New Latin teacher Mr. Hunter heads Inman Latin program

Samantha Huray

More stories from Samantha Huray


Samantha Huray

Grady teacher Mr. Hunter instructs first-year Latin student freshman Jalen Roberts in his Latin 1 class.

Grady teacher William Hunter is teaching Latin at Inman Middle School, altering the entire Latin program. This school year, Hunter travels from Grady to Inman each day.
In previous years, when rising freshman came to Grady, they started the language with Latin 1. This year, that same class is being taught to seventh graders at Inman.
“You just come in with some knowledge, and you can go farther in high school,” said Hunter, who is new to Grady. “This way you can go all the way through AP (Advanced Placement) a little less stressfully.”
Current Latin teachers Scott Allen and Amy Leonard help recruit Hunter to Grady. He has been studying Latin since 1988 and graduated from the University of Georgia with a Latin degree. Hunter has taught across metro Atlanta, most recently at Duluth High School in Gwinnett County.
“Only one high school I’ve taught at had middle school Latin feeding into it, but that was strictly a connections class, not for credit,” Hunter said. “It’s something that’s growing. In fact, with Latin club at the convention, there is this whole separate program for middle school students.”
Hunter starts his mornings at Grady, teaching two Latin 1 classes. Then, he commutes to Inman, less than a mile up Virginia Avenue, where he teaches a seventh grade Latin 1 class and a sixth grade introduction to Latin class that involves Roman history, culture and mythology.
“We use the same texts. They have pretty much the same assignments, and are held to the same standards, but they are 12 going on 13 years old,” Hunter said. “Some of them get a little full of pride when I tell them there are 11th graders, and even 12th graders doing Latin 1 at the high school.”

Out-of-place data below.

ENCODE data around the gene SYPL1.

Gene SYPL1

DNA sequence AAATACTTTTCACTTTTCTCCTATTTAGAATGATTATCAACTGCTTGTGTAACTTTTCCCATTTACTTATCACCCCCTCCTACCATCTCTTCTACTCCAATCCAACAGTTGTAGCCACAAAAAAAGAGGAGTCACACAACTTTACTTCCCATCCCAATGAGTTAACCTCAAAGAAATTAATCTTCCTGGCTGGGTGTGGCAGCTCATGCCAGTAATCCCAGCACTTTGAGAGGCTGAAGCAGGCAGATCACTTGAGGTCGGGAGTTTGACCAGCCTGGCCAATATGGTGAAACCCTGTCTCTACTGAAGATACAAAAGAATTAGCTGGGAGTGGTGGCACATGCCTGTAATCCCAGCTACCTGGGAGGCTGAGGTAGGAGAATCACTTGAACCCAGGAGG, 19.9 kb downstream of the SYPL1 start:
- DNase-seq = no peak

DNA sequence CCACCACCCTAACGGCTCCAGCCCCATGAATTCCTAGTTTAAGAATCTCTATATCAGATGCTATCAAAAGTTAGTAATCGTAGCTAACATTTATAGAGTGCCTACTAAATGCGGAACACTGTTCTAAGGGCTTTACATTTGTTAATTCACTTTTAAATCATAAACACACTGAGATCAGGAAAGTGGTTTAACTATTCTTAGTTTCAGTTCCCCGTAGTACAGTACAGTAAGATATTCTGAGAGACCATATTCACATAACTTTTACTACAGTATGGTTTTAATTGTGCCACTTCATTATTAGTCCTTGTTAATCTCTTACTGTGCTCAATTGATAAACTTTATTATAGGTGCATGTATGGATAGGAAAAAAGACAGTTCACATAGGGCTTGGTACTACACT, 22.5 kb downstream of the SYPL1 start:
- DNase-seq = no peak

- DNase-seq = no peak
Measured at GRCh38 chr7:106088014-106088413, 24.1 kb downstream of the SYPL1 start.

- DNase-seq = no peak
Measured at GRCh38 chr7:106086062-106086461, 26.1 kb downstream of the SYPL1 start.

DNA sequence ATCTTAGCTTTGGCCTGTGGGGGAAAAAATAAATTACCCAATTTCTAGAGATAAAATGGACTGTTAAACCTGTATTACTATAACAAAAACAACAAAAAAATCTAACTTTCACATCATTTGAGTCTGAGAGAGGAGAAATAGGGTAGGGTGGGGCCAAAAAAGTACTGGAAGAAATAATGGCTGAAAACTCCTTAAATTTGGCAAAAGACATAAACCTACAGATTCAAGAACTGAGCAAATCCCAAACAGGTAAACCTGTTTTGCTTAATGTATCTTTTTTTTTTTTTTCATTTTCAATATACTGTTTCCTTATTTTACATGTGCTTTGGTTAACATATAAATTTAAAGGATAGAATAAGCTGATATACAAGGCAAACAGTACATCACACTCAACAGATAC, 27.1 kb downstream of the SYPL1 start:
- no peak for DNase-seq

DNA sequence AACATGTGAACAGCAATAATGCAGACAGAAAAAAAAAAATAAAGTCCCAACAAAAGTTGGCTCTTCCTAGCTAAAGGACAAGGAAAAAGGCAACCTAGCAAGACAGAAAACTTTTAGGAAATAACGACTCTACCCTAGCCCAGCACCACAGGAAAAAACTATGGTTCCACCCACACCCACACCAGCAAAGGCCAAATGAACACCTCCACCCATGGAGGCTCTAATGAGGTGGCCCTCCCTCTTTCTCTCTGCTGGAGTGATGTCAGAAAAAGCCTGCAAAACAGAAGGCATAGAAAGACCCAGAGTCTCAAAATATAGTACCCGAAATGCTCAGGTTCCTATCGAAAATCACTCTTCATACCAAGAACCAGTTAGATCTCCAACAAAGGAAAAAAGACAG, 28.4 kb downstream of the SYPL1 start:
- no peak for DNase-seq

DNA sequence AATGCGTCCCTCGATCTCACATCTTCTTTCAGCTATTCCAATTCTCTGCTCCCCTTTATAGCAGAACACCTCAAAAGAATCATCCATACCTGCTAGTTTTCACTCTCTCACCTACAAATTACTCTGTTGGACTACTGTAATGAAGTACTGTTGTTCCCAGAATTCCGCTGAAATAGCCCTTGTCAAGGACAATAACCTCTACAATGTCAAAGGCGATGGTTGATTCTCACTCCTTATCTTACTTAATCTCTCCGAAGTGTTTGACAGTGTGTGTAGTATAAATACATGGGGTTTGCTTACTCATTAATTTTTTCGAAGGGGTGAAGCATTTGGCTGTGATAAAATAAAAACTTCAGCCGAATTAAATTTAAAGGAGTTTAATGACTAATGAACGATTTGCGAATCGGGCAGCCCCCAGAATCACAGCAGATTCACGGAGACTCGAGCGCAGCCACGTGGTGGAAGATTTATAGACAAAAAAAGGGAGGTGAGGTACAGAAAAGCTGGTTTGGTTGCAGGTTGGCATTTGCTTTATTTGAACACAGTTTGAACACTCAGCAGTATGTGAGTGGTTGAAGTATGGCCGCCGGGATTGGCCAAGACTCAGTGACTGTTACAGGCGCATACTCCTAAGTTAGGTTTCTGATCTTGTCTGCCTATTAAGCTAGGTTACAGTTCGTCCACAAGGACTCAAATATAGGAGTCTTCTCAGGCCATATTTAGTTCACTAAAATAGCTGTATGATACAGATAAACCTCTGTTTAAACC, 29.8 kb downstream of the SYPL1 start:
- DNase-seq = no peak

Even though the idea of taking Latin, which is usually only offered to high school students, may be intimidating to some students, the Latin program at Inman is popular.
“I decided to take Latin because it will help me learn other languages and will help me with the ACT and SAT,” said seventh grade Inman student Ellie Palaian. “I enjoy the class because I am learning about the Romans and the gods, which are things I’ve never learned about before.”
Students have the opportunity to earn high school credit for taking the class at Inman, which is similar to what has been offered in the past with Spanish and French classes.
“Students that I don’t teach walk by and say, ‘Oh I wish I was in Latin, but I’m already in Spanish,’” said Hunter. “It’s just something new and different, and there was a lot of parental support and request for it at the middle school.”
Contrary to the change happening at Inman, Grady’s program remains the same.
“It doesn’t really affect the current Latin teachers. It’s really just an expansion of the program,” said Allen. “Ms. Leonard and I are still teaching Latin 1, but we have added some additional sections.”
However, Grady may have to add a Latin 5 class in a couple of years. Senior Harry Suazo took Latin 1 in middle school, and has already completed Latin 2, 3, and AP Latin. In his Latin 5 class, Suazo translates the Res Gestae, which is an account of all the things Augustus Caesar did when he was emperor.
“I really enjoy that class. I don’t find it terribly hard, but it is certainly as challenging as the AP Latin class I took last year,” said Suazo. “I think it will be an excellent class to transition into college Latin with.”
Hunter knows Allen and Leonard from years of teaching. They easily work together planning and creating assignments.
“They’re really great people and great teachers,” said Hunter. “I’ve almost always been the only Latin teacher at a school, so it’s kind of lonely, but here we are really working as a team from 6th through 12th grade.”
In the future, the program will be adjusted to make it the most beneficial it can be to both Inman and Grady students.
“We’re trying to make a seamless operation where the students come from eighth to ninth grade, and there are no surprises,” said Hunter. “When Mr. Allen and Ms. Leonard publicized the program, I basically said ‘tell me where to sign.”